Point Lookout: a free weekly publication of Chaco Canyon Consulting
Volume 3, Issue 45;   November 5, 2003: Why Dogs Wag Their Tails

Why Dogs Wag Their Tails

by

Last updated: November 23, 2019

If you've ever known a particular dog at all well, you've probably been amazed at how easy it is to guess a dog's mood, even though dogs can't speak. Perhaps what's more amazing is that it's so difficult to guess a person's mood, even though humans can speak.

The meeting ended mercifully, before any of them could charge their weapons. After the team from Diamond Square filed out of the room, Glen and Barb silently stared across the table at each other for maybe a month. Then Glen said, "I guess I blew it, huh?"

A happy dogIt wasn't a question, but Barb felt relieved to receive a license to be honest. "In some ways, yes. But their keeping us all in the dark for so long didn't help."

Glen was intrigued. "Say more."

Barb explained, "Your were clearly out of bounds. Clearly. But if we knew how sensitive they were about being excluded last time, you might've done things differently. Their silence helped create this mess."

Barb has noticed that in tense situations, we can be reluctant to let others know how we really feel. On the surface, we might appear to be fine — even happy — while inside, we feel low, or hurt, or even steamed.

While we steer
by our own insides,
people around us
steer by our outsides
While we steer by our own insides, people around us steer by our outsides. When we conceal how we feel, or when we pretend to feel what we don't, we deprive others of information they could use to adjust their behavior. When our insides and our outsides are different enough, danger is always near.

We can learn a lot about communicating feelings by paying attention to our dogs.

Let the people around you know how you're doing
Dogs wag their tails to make sure everyone around them knows how they feel, even when nothing much is happening.
When you conceal your feelings, the people around you must make something up, and they often get it wrong. Why leave it to them?
Expand your feelings vocabulary
Dogs are very expressive. To describe their feelings, they adjust their tail-wagging frequency, tail-wagging amplitude, and even their tail curl.
How many different smiles do you have? How many ways do you know to tell someone that you feel hurt or offended, or to ask for what you need to put things right?
Send consistent messages
Dogs also use facial expressions, ear position, posture, and vocalization to communicate. Usually all these messages are consistent, and when they aren't, the dog is saying, "I have many different feelings."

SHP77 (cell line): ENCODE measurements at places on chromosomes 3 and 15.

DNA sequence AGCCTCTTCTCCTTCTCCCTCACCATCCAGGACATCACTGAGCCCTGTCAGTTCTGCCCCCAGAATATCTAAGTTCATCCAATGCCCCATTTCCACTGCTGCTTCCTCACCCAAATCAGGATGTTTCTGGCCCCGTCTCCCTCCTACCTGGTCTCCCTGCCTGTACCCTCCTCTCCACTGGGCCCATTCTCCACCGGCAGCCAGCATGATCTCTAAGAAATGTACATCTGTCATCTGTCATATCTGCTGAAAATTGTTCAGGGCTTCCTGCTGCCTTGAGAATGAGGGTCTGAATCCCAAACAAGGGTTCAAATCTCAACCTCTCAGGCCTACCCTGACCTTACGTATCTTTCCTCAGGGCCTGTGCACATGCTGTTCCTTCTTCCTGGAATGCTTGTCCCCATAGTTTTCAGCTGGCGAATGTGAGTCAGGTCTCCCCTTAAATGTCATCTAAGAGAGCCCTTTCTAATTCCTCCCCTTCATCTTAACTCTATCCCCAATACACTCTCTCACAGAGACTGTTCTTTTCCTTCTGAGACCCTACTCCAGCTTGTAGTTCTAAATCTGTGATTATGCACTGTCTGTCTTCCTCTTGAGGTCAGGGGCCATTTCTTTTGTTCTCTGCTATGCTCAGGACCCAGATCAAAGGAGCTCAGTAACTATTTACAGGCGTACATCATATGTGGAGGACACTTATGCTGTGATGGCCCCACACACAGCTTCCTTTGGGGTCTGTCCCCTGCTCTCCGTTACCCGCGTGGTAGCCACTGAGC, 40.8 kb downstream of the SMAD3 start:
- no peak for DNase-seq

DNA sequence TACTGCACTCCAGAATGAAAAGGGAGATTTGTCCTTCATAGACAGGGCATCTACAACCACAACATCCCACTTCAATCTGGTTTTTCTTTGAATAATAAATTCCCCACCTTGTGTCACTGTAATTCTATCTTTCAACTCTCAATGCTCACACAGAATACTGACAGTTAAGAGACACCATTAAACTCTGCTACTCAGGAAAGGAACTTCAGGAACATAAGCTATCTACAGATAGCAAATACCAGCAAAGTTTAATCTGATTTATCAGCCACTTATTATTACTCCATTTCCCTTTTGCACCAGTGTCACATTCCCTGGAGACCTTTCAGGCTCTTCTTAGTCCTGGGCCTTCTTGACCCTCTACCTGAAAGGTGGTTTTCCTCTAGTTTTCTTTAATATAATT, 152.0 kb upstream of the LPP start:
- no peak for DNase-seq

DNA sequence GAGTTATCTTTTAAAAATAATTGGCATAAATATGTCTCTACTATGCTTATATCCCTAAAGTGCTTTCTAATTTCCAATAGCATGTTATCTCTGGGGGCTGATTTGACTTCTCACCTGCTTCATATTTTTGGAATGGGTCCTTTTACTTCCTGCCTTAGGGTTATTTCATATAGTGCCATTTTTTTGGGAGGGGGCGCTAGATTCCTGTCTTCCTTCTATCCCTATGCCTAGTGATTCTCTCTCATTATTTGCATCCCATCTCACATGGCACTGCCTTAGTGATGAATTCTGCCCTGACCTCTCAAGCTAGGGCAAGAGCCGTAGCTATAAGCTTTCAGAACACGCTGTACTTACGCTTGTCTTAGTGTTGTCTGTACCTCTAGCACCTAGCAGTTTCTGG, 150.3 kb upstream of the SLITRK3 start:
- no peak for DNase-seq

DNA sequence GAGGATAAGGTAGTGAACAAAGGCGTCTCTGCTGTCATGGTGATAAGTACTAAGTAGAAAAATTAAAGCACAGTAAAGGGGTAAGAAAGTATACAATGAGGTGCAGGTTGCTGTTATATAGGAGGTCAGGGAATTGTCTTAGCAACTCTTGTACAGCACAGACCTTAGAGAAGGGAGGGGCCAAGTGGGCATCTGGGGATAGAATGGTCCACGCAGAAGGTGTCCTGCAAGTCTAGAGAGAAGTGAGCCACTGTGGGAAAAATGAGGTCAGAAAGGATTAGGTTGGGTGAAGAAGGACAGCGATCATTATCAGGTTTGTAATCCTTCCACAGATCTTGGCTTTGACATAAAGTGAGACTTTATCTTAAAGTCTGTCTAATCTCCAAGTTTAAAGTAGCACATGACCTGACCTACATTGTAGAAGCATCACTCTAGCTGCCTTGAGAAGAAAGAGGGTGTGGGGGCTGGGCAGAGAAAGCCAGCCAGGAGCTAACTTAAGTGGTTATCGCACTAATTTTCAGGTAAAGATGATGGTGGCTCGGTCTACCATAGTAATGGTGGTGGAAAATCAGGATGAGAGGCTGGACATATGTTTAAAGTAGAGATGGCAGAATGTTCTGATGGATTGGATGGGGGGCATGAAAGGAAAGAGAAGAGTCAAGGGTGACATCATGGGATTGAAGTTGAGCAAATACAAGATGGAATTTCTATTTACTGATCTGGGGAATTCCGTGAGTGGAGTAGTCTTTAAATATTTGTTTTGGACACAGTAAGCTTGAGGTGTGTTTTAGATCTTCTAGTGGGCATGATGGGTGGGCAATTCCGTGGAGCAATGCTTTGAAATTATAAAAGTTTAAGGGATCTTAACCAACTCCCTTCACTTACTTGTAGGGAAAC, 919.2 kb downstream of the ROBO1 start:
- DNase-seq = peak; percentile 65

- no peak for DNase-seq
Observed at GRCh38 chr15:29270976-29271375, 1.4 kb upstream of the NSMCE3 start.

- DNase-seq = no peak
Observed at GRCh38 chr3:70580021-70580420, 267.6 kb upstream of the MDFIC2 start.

When we conceal or pretend, a little bit of truth leaks out, and we confuse the people around us. When we drop the concealment and pretense, consistency is easier.

Perhaps you have a dog, or you have a friend who does. Spend some time with him or her — just you and the dog. Go for a walk together (the dog will not object). Laze around. Play. Notice how easily the dog communicates feelings. Soon, you'll be doing it too. Effortlessly. Go to top Top  Next issue: Time Management in a Hurry  Next Issue

Rick BrennerThe article you've been reading is an archived issue of Point Lookout, my weekly newsletter. I've been publishing it since January, 2001, free to all subscribers, over the Web, and via RSS. You can help keep it free by donating either as an individual or as an organization. You'll receive in return my sincere thanks — and the comfort of knowing that you've helped to propagate insights and perspectives that can help make our workplaces a little more human-friendly. More

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See also Emotions at Work and Effective Communication at Work for more related articles.

Forthcoming issues of Point Lookout

An onion, sliced and dicedComing December 11: The Rhyme-as-Reason Effect
When we speak or write, the phrases we use have both form and meaning. Although we usually think of form and meaning as distinct, we tend to assess as more meaningful and valid those phrases that are more beautifully formed. The rhyme-as-reason effect causes us to confuse the validity of a phrase with its aesthetics. Available here and by RSS on December 11.
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As we assess the validity of others' statements, we risk making a characteristically human error — we confuse the beauty of their language with the reliability of its meaning. We're easily thrown off by alliteration, anaphora, epistrophe, and chiasmus. Available here and by RSS on December 18.

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